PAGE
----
_q_tweetable: The best way to overcome pandemic is to build economically resilient cities and socially healthy communities._q_The downturn in the global economy may see a shift from a five-day working week to a three- or four-day week to reduce operating costs and potentially increase productivity.

Air travel for business and pleasure will decline, with travel being localized.

Economies will reassess their reliance on import trade and ensure food security. The Gulf Cooperation Council (GCC) has typically been a country of oil and gas exports, with the import of all goods. Over the past decade there has been a growth in manufacturing and agriculture, although over 90% of food stuffs are still being imported, and the raw materials for manufacturing are shipped into the two main ports of the GCC. With rapidly growing populations, the country requires an increase in homegrown food stuffs, both arable and pastural.

Long term: There may be a shift in the amount of time we interact with others during the day, with more self-isolation through working from home for two to three days of the week, and allowing for hot desking, resulting in limiting the number of staff in the working environment on a daily basis, and the total required commercial space to be leased.

 

Auckland, New Zealand

 

Tom Young—Auckland, New Zealand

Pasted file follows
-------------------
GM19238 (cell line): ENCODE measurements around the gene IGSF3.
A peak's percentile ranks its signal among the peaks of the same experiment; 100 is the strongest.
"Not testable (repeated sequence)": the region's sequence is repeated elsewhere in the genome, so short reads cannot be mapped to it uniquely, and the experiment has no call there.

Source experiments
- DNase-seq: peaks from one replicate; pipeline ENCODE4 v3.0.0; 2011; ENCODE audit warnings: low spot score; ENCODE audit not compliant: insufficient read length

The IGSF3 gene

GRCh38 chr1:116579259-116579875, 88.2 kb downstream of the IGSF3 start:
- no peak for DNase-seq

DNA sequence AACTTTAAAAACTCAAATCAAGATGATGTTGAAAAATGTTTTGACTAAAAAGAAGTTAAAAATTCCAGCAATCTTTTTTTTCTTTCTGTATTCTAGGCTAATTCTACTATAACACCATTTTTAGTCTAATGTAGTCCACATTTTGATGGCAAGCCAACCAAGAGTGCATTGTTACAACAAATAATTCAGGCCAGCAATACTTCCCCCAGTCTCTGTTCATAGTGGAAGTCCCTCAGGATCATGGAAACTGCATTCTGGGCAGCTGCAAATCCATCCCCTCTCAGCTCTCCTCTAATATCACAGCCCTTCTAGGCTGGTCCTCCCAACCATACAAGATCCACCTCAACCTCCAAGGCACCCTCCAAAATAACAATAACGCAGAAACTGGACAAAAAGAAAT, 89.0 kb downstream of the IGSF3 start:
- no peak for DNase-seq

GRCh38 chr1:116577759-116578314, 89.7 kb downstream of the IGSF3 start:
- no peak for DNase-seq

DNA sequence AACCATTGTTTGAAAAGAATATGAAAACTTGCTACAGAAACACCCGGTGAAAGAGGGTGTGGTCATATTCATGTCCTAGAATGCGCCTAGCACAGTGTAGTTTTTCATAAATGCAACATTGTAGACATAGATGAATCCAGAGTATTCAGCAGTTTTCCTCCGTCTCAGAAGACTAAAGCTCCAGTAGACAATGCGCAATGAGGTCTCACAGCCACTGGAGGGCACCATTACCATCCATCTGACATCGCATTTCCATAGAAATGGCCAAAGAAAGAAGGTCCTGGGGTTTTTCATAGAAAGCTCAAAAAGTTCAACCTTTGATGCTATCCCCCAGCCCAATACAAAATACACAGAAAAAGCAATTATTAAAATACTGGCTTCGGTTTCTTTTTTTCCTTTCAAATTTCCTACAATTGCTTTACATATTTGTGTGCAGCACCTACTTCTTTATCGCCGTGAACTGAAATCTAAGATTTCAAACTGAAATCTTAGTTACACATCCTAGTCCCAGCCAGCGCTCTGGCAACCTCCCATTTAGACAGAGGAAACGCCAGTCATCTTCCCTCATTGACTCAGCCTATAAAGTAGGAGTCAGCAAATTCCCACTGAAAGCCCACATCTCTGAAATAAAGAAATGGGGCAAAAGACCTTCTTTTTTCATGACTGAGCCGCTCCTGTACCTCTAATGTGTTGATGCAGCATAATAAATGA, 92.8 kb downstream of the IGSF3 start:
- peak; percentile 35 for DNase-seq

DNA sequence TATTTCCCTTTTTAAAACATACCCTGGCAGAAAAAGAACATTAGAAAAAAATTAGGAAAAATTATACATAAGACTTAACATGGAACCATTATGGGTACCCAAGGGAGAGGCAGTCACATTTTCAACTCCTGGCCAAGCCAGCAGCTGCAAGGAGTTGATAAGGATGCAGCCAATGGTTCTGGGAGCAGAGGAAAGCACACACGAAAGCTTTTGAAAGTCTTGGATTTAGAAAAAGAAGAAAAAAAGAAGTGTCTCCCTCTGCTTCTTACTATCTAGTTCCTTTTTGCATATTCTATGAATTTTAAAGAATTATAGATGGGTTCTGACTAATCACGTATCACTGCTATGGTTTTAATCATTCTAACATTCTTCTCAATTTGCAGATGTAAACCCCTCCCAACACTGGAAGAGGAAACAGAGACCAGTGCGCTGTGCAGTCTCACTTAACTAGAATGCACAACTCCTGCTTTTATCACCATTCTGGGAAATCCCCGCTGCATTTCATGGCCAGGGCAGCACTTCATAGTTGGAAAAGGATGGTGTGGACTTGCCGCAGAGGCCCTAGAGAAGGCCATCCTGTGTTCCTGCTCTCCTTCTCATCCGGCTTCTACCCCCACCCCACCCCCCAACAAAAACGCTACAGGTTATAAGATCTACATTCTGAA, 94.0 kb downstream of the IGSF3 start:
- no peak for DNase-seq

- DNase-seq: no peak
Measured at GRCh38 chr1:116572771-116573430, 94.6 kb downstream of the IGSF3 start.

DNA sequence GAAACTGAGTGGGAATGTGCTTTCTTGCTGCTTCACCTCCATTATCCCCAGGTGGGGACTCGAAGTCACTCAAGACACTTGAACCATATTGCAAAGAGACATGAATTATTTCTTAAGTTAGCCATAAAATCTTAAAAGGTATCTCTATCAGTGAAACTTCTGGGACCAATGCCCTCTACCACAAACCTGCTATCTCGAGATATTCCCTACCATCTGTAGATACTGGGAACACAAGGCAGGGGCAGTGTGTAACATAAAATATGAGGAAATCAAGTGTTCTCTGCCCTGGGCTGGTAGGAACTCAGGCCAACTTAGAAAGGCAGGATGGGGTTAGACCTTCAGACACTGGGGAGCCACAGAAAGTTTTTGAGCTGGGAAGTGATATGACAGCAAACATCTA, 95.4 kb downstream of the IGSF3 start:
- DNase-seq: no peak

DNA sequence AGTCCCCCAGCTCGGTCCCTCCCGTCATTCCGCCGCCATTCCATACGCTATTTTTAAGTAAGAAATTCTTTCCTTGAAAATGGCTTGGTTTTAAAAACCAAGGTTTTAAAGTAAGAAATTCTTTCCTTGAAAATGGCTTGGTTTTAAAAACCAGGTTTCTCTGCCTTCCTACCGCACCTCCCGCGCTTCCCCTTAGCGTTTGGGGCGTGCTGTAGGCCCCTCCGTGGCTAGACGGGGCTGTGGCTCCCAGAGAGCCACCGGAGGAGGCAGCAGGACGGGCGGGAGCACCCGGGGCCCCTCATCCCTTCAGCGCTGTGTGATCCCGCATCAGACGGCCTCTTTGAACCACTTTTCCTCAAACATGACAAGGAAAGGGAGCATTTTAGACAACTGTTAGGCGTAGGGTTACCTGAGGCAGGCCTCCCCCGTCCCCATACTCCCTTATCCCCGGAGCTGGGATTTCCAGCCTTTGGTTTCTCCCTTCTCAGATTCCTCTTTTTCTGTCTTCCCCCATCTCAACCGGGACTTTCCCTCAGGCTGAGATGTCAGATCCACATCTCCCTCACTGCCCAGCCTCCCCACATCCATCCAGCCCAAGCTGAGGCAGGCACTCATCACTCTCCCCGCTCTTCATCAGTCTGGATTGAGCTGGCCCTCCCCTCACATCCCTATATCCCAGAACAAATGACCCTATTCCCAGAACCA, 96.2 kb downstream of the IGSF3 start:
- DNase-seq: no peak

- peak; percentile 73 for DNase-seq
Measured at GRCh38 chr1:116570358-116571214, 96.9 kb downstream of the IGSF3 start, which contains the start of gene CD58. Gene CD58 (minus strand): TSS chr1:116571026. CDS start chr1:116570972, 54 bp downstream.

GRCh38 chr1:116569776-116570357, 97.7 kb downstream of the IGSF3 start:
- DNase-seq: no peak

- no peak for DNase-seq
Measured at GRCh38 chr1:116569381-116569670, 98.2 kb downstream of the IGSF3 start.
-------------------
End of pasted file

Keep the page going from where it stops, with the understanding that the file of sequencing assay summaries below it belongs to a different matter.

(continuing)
Short term: As restrictions ease, there will be some significant snapback to old patterns, but hopefully pop-up infrastructure will help retain some of the more sustainable and active patterns that this lockdown has fostered. I would certainly hope that, as with this widespread experience with eWorking, many minds will have been opened to the possibility (and benefits) of doing things differently. Anything we can do to lock in some of those positive behavioral shifts before the memory of this different way of living fades, the better. 

Midterm: The pandemic seems unlikely to cause a revolution in these conditions. But I suspect there will be opportunities to reassess the shortcomings of how we build our cities in the post-COVID period, and that might result in some very positive evolution of urban form. This past week New Zealand central government has announced significant funding for pop-up active transport infrastructure, driven in large part by the fact that walking and cycling behavior has shot up in places that didn’t see much before, revealing how woefully underbuilt this infrastructure is. 

Long term: I’m a bit skeptical that we will see a significant shift towards medium density in cities where the history has been for low densities with regenerating pockets of high density such as in urban cores. I think the European model of medium-density, mixed-use developments integrated with local open space (e.g., Copenhagen-style developments of low-rise apartments with shops facing the street and interior courtyard spaces) is very attractive, but there are economic and cultural reasons that these forms have not emerged as the standard in New Zealand cities.